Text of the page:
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Isolating Segmentation Objects

After performing the Segment Task, it's sometimes desirable to extract the isolated objects from the inference results. This guide provides a generic recipe on how to accomplish this using the Ultralytics Predict Mode.

Example Isolated Object Segmentation

Recipe Walk Through

  1. Begin with the necessary imports

    from pathlib import Path
    
    import cv2
    import numpy as np
    from ultralytics import YOLO
    
    Ultralytics Install

    See the Ultralytics Quickstart Installation section for a quick walkthrough on installing the required libraries.


  2. Load a model and run predict() method on a source.

    from ultralytics import YOLO
    
    # Load a model
    model = YOLO('yolov8n-seg.pt')
    
    # Run inference
    results = model.predict()
    

    No Prediction Arguments?

    Without specifying a source, the example images from the library will be used:

    'ultralytics/assets/bus.jpg'
    'ultralytics/assets/zidane.jpg'
    

    This is helpful for rapid testing with the predict() method.

    For additional information about Segmentation Models, visit the Segment Task page. To learn more about predict() method, see Predict Mode section of the Documentation.


  3. Now iterate over the results and the contours. For workflows that want to save an image to file, the source image base-name and the detection class-label are retrieved for later use (optional).

    # (2) Iterate detection results (helpful for multiple images)
    for r in res:
        img = np.copy(r.orig_img)
        img_name = Path(r.path).stem # source image base-name
    
        # Iterate each object contour (multiple detections)
        for ci,c in enumerate(r):
            # (1) Get detection class name
            label = c.names[c.boxes.cls.tolist().pop()]
    
    1. To learn more about working with detection results, see Boxes Section for Predict Mode.
    2. To learn more about predict() results see Working with Results for Predict Mode
    For-Loop

    A single image will only iterate the first loop once. A single image with only a single detection will iterate each loop only once.


  4. Start with generating a binary mask from the source image and then draw a filled contour onto the mask. This will allow the object to be isolated from the other parts of the image. An example from bus.jpg for one of the detected person class objects is shown on the right.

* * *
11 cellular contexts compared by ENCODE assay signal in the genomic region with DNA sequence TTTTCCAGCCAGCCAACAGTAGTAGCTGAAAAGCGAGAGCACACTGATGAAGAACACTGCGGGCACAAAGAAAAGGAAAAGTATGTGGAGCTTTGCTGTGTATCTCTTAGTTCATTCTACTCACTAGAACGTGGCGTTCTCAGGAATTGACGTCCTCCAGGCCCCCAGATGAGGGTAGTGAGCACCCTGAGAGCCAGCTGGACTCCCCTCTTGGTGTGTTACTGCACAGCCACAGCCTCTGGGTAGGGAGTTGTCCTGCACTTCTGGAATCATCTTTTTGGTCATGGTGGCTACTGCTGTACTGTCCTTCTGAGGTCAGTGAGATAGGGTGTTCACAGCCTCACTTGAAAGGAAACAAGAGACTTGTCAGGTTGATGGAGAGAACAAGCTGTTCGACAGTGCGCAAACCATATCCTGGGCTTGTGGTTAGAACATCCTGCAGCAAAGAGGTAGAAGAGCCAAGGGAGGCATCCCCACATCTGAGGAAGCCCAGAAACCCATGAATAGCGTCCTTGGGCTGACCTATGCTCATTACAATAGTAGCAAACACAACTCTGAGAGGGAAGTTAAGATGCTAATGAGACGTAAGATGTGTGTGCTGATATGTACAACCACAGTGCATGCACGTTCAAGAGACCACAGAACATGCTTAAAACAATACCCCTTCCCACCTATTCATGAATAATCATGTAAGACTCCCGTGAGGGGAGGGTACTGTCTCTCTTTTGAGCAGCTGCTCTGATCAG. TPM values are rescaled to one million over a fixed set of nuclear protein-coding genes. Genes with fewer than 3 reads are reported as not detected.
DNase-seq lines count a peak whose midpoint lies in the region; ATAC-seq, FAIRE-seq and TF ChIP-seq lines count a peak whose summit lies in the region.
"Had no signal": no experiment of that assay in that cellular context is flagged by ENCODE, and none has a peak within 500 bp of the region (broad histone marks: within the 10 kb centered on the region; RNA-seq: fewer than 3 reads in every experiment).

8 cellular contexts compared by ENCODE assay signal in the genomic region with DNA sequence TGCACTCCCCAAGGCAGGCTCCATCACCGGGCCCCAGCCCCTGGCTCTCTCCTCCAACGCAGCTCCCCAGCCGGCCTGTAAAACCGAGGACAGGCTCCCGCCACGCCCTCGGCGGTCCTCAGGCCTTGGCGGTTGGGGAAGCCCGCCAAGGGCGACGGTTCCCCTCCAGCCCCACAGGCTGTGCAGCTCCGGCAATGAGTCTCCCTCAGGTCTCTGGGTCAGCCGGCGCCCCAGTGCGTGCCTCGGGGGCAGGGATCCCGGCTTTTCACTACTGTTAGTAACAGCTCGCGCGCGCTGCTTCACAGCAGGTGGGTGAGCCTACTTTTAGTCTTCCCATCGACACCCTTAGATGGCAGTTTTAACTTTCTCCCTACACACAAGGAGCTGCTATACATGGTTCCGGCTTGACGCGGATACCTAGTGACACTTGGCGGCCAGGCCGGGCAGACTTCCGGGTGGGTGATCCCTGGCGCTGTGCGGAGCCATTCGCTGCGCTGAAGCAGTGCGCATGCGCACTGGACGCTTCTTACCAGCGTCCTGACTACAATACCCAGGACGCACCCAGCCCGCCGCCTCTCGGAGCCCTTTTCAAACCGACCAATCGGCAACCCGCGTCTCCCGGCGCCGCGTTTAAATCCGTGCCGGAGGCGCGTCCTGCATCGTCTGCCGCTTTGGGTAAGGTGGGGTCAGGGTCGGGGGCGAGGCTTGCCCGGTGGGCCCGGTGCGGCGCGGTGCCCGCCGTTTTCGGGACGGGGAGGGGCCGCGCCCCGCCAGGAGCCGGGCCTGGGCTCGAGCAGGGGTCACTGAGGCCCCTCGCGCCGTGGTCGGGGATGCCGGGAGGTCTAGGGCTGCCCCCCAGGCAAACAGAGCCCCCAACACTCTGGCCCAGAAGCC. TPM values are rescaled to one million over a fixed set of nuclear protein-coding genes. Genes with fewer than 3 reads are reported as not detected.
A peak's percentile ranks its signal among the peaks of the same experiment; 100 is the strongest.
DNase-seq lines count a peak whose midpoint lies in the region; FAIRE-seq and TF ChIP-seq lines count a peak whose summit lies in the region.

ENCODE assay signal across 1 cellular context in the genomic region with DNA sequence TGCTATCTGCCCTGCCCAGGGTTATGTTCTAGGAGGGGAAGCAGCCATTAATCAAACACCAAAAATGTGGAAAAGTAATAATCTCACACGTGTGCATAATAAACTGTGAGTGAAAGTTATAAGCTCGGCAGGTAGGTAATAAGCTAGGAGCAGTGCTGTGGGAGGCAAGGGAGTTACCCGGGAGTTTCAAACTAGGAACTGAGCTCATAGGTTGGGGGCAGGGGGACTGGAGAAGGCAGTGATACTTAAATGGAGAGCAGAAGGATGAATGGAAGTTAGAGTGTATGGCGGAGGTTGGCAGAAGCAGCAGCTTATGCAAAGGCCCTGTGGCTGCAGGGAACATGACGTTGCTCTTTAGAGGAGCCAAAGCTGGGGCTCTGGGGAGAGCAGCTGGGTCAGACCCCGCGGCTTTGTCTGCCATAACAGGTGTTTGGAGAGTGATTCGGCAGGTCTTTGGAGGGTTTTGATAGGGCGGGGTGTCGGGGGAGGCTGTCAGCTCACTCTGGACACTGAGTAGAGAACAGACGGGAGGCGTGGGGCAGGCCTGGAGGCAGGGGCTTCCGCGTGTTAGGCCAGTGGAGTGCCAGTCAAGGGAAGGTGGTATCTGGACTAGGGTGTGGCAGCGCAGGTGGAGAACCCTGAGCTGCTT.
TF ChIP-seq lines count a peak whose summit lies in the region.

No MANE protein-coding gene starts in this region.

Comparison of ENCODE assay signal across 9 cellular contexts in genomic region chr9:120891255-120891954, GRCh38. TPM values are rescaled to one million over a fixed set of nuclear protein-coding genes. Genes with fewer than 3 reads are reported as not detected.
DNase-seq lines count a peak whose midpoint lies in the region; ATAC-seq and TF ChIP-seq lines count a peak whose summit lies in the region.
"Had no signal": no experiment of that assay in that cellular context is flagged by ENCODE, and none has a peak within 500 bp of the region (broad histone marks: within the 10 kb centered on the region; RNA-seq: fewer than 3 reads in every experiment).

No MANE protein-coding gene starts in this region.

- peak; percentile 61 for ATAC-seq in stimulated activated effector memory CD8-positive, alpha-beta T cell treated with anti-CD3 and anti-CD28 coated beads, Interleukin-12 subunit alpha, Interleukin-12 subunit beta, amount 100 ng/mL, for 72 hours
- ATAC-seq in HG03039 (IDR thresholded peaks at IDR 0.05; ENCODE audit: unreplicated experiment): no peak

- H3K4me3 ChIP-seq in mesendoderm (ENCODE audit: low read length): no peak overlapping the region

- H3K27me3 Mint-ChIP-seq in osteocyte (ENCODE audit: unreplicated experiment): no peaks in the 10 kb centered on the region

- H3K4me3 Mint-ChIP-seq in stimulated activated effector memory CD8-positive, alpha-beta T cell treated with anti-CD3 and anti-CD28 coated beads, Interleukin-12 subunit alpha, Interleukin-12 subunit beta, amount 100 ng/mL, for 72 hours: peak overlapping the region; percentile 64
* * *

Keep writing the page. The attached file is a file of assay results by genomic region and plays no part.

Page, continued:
Binary Mask Image

    # Create binary mask
    b_mask = np.zeros(img.shape[:2], np.uint8)
    
    # (1) Extract contour result
    contour = c.masks.xy.pop()
    # (2) Changing the type
    contour = contour.astype(np.int32)
    # (3) Reshaping
    contour = contour.reshape(-1, 1, 2)
    
    
    # Draw contour onto mask
    _ = cv2.drawContours(b_mask,
                        [contour],
                        -1,
                        (255, 255, 255),
                        cv2.FILLED)
    
    1. For more info on c.masks.xy see Masks Section from Predict Mode.

    2. Here, the values are cast into np.int32 for compatibility with drawContours() function from OpenCV.

    3. The OpenCV drawContours() function expects contours to have a shape of [N, 1, 2] expand section below for more details.

    Expand to understand what is happening when defining the contour variable.

    • c.masks.xy :: Provides the coordinates of the mask contour points in the format (x, y). For more details, refer to the Masks Section from Predict Mode.

    • .pop() :: As masks.xy is a list containing a single element, this element is extracted using the pop() method.

    • .astype(np.int32) :: Using masks.xy will return with a data type of float32, but this won't be compatible with the OpenCV drawContours() function, so this will change the data type to int32 for compatibility.

    • .reshape(-1, 1, 2) :: Reformats the data into the required shape of [N, 1, 2] where N is the number of contour points, with each point represented by a single entry 1, and the entry is composed of 2 values. The -1 denotes that the number of values along this dimension is flexible.

    Expand for an explanation of the drawContours() configuration.

    • Encapsulating the contour variable within square brackets, [contour], was found to effectively generate the desired contour mask during testing.

    • The value -1 specified for the drawContours() parameter instructs the function to draw all contours present in the image.

    • The tuple (255, 255, 255) represents the color white, which is the desired color for drawing the contour in this binary mask.

    • The addition of cv2.FILLED will color all pixels enclosed by the contour boundary the same, in this case, all enclosed pixels will be white.

    • See OpenCV Documentation on drawContours() for more information.


  5. Next the there are 2 options for how to move forward with the image from this point and a subsequent option for each.

    Object Isolation Options

    # Create 3-channel mask
    mask3ch = cv2.cvtColor(b_mask, cv2.COLOR_GRAY2BGR)
    
    # Isolate object with binary mask
    isolated = cv2.bitwise_and(mask3ch, img)
    
    How does this work?
    • First, the binary mask is first converted from a single-channel image to a three-channel image. This conversion is necessary for the subsequent step where the mask and the original image are combined. Both images must have the same number of channels to be compatible with the blending operation.

    • The original image and the three-channel binary mask are merged using the OpenCV function bitwise_and(). This operation retains only pixel values that are greater than zero (> 0) from both images. Since the mask pixels are greater than zero (> 0) only within the contour region, the pixels remaining from the original image are those that overlap with the contour.

    Isolate with Black Pixels: Sub-options